By Joe Brancatelli

· United Won't Harmonize Its International Fleets
· Got a Visa Signature Card? You Get Hilton Status
· Delta Continues Slashing Flights at Memphis Hub
· United Returns to Its Zone Boarding Procedure
· Boston/Logan Finally Gets a Nonstop Flight to Asia
· Yotel Opens in Times Square, Brooklyn Gets Aloft
· Qantas' Dallas/Fort Worth Service Hits a Snag

United Chooses International Chaos Rather Than a Rational Fleet
So what will the combined United Airlines be as an international carrier? Will it adopt Continental's two-class operation or United's three-class system? The answer: Neither. The combined carrier's chief executive, Jeff Smisek, says that the new United will do nothing at all. It'll continue running Continental's two-class jets and United's three-class jets because that's supposedly the cheaper and most expedient solution. As for the negative effect on the carriers' confused business travelers and the inexplicable marketing approach? Those are potential costs no one at United seems interested in talking about. Worse, United Continental this week started international fleet swaps, with some Continental jets replacing United aircraft on United routes and vice versa. And since they haven't publicized the switches, you get to guess whether you're flying what you originally booked. The big losers? United first-class and Economy Plus flyers who'll arrive at the gate to find a two-class Continental plane. (Continental is adopting Economy Plus, but that won't begin until next year.) Other losers: Fans of Continental's superior BusinessFirst cabin who may find themselves on jets with United's inferior business class. The first swaps involve Continental's Newark-Zurich flights, which now get United equipment, and some of United's Washington/Dulles-Paris/CDG flights, which will get Continental aircraft. More swaps are due this summer.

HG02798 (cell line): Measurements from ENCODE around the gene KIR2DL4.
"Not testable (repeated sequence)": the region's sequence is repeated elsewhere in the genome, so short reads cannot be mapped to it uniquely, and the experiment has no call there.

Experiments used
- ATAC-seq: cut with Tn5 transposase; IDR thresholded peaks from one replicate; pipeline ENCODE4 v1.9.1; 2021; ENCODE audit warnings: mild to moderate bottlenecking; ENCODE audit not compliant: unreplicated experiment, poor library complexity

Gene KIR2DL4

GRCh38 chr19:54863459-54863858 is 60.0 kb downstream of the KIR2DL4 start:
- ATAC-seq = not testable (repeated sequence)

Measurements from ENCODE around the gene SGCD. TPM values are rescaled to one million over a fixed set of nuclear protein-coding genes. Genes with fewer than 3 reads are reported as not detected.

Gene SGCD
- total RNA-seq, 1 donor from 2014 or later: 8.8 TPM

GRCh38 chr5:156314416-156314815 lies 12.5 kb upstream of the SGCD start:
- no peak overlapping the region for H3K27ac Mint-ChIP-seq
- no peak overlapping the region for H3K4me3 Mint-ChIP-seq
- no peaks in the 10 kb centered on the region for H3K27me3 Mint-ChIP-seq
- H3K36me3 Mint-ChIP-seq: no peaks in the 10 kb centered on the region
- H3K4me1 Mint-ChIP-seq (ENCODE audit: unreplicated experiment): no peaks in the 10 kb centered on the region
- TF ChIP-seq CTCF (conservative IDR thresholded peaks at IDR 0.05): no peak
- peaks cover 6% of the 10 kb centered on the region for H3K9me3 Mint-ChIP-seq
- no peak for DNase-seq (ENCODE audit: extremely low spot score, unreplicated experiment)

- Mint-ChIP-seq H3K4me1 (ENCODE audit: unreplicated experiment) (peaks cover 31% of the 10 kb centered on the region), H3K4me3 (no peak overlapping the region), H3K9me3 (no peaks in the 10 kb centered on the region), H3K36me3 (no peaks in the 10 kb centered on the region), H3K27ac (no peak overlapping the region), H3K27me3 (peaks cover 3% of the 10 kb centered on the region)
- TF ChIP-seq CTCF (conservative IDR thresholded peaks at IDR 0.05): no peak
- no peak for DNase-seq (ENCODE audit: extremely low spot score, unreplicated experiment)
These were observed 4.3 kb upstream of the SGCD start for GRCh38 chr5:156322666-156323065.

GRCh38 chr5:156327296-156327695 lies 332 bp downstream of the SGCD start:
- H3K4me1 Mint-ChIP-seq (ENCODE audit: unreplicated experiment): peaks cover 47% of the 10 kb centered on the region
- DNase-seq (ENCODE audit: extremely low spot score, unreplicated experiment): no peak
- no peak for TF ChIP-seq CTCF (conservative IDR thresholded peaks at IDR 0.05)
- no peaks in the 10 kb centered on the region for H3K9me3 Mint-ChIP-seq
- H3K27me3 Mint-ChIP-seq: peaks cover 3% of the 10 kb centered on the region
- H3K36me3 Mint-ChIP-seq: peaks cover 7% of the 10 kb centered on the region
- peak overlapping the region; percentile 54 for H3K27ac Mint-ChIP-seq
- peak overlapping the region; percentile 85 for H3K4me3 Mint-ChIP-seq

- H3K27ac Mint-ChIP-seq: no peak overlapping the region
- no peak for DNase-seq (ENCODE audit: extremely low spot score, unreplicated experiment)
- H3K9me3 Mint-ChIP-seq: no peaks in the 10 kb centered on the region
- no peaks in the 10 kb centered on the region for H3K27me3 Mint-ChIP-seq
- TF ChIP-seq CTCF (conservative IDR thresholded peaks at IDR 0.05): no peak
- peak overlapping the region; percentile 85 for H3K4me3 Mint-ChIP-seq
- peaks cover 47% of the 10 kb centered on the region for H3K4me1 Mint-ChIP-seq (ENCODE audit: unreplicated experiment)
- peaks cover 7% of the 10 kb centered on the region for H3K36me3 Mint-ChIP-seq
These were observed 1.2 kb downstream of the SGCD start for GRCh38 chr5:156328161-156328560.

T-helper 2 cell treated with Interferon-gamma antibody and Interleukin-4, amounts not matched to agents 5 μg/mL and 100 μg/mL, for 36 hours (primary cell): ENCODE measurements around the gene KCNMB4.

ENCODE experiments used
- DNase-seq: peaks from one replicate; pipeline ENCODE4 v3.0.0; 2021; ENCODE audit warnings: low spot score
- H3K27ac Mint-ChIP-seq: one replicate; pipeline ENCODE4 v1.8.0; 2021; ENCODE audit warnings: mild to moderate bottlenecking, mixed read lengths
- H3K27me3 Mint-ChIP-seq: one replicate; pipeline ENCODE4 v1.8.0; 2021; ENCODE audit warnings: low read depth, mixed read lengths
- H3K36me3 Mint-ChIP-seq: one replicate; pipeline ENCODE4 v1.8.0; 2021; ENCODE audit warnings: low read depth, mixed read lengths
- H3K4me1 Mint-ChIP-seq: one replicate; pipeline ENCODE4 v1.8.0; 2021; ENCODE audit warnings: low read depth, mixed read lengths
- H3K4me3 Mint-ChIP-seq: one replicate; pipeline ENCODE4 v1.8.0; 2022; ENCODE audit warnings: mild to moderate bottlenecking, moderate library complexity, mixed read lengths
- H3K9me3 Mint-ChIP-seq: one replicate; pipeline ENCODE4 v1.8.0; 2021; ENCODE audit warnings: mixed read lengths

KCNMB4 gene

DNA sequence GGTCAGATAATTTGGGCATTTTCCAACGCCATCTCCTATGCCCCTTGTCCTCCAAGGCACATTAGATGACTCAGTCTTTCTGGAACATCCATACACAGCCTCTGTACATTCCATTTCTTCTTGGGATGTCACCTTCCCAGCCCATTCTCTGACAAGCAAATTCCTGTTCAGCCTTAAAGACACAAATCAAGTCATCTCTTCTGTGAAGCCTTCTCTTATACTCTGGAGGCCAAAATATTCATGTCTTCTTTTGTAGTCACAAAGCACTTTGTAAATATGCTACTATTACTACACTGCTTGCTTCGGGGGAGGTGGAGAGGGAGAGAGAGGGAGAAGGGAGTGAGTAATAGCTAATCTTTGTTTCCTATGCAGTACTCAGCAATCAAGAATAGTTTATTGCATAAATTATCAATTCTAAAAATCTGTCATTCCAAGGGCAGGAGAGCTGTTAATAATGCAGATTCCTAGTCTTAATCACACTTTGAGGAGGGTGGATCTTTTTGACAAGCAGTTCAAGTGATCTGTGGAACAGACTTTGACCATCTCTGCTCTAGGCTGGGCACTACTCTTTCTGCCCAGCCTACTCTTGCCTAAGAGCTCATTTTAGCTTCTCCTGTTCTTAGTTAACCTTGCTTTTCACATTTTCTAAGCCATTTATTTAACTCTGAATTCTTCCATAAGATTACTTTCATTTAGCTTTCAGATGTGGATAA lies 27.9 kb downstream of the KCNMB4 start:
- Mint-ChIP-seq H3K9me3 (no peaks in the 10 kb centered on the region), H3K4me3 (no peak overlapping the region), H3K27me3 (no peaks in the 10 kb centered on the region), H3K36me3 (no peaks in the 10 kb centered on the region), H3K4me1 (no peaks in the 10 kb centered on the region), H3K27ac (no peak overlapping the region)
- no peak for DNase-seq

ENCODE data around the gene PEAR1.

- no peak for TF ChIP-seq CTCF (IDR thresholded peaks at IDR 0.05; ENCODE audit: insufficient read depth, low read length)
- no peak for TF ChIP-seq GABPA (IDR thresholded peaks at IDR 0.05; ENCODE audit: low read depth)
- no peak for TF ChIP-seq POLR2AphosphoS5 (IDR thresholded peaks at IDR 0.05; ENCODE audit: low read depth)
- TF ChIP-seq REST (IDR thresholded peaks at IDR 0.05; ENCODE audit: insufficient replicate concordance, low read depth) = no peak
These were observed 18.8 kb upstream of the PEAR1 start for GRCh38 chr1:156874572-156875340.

Hilton HHonors Gold Status (or 5,000 Bonus Points) for Some Visa Cardholders Here's a nice freebie: If you have a Visa Signature card, Hilton HHonors will give you Gold elite status or 5,000 bonus points. If you're not already Gold elite in Hilton's frequency program, surf here and Hilton will give you Gold status valid until August 31. If you stay with Hilton three times by August 31, your Gold Status will be extended through March, 2013. Already HHonors Gold or Diamond? Visa Signature holders will get 5,000 bonus points. Chase and Marriott have rolled out the Ritz-Carlton Rewards credit card. The annual fee is high ($395) and there's not much benefit unless you are a dedicated Ritz-Carlton customer. You'll get three Club-level upgrades a year; a $100 hotel credit on two-night stays; and five points per dollar spent at Ritz properties. You'll also get a watered-down version of the Priority Pass airport lounge access program. For more information, surf here. Hawaiian Miles, the frequency program of Hawaiian Airlines, eliminates minimum flight miles for general members on September 1. Unless you're an elite, you'll only receive actual miles for Hawaiian flights. Some intra-island routes are as short at 90 miles.